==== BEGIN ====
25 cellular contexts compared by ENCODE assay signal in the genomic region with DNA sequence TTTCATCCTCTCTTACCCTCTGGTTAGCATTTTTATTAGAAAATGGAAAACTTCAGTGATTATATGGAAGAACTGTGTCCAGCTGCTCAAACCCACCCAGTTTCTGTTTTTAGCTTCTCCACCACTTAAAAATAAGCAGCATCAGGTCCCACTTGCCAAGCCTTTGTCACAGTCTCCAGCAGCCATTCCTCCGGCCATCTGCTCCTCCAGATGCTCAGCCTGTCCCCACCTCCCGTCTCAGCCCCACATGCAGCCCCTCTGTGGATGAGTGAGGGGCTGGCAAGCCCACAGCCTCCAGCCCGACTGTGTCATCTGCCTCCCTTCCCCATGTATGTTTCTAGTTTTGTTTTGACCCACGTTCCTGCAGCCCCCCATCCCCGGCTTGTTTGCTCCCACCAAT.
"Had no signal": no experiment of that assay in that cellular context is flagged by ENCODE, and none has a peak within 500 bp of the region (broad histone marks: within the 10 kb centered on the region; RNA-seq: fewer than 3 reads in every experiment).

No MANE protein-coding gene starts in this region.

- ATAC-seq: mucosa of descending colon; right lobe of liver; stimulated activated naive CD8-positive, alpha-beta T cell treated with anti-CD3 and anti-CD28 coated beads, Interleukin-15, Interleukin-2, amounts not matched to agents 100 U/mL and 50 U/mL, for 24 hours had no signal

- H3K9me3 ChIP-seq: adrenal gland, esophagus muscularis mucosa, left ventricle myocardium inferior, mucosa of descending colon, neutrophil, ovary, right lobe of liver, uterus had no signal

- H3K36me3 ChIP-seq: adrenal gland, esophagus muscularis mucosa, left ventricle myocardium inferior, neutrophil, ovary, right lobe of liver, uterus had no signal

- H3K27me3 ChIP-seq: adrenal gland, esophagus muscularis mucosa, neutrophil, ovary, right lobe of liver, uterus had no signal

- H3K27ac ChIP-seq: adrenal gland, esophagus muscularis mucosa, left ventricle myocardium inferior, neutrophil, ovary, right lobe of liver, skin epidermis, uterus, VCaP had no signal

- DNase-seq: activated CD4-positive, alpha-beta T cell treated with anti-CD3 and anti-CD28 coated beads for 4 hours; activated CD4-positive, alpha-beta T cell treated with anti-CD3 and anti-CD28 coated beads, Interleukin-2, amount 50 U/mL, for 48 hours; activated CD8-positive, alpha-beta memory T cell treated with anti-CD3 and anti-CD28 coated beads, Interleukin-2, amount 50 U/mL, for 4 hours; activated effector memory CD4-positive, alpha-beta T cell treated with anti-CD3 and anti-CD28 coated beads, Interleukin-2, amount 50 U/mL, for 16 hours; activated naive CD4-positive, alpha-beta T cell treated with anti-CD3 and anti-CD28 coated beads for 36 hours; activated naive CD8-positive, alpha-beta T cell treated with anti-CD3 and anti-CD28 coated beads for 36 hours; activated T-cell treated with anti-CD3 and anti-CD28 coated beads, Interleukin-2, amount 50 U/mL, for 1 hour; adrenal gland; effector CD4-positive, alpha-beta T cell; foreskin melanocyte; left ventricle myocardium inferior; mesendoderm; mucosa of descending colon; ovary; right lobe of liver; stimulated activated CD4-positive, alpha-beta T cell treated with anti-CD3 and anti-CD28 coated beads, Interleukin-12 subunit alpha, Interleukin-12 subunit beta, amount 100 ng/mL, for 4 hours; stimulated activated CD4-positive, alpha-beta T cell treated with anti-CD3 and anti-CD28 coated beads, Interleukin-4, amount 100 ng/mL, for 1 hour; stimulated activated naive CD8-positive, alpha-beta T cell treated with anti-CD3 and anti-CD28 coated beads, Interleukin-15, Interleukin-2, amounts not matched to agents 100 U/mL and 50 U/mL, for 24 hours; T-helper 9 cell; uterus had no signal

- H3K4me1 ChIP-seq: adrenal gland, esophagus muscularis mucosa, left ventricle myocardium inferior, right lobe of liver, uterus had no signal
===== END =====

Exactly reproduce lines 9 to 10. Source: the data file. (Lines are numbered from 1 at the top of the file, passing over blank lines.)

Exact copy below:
- DNase-seq: activated CD4-positive, alpha-beta T cell treated with anti-CD3 and anti-CD28 coated beads for 4 hours; activated CD4-positive, alpha-beta T cell treated with anti-CD3 and anti-CD28 coated beads, Interleukin-2, amount 50 U/mL, for 48 hours; activated CD8-positive, alpha-beta memory T cell treated with anti-CD3 and anti-CD28 coated beads, Interleukin-2, amount 50 U/mL, for 4 hours; activated effector memory CD4-positive, alpha-beta T cell treated with anti-CD3 and anti-CD28 coated beads, Interleukin-2, amount 50 U/mL, for 16 hours; activated naive CD4-positive, alpha-beta T cell treated with anti-CD3 and anti-CD28 coated beads for 36 hours; activated naive CD8-positive, alpha-beta T cell treated with anti-CD3 and anti-CD28 coated beads for 36 hours; activated T-cell treated with anti-CD3 and anti-CD28 coated beads, Interleukin-2, amount 50 U/mL, for 1 hour; adrenal gland; effector CD4-positive, alpha-beta T cell; foreskin melanocyte; left ventricle myocardium inferior; mesendoderm; mucosa of descending colon; ovary; right lobe of liver; stimulated activated CD4-positive, alpha-beta T cell treated with anti-CD3 and anti-CD28 coated beads, Interleukin-12 subunit alpha, Interleukin-12 subunit beta, amount 100 ng/mL, for 4 hours; stimulated activated CD4-positive, alpha-beta T cell treated with anti-CD3 and anti-CD28 coated beads, Interleukin-4, amount 100 ng/mL, for 1 hour; stimulated activated naive CD8-positive, alpha-beta T cell treated with anti-CD3 and anti-CD28 coated beads, Interleukin-15, Interleukin-2, amounts not matched to agents 100 U/mL and 50 U/mL, for 24 hours; T-helper 9 cell; uterus had no signal

- H3K4me1 ChIP-seq: adrenal gland, esophagus muscularis mucosa, left ventricle myocardium inferior, right lobe of liver, uterus had no signal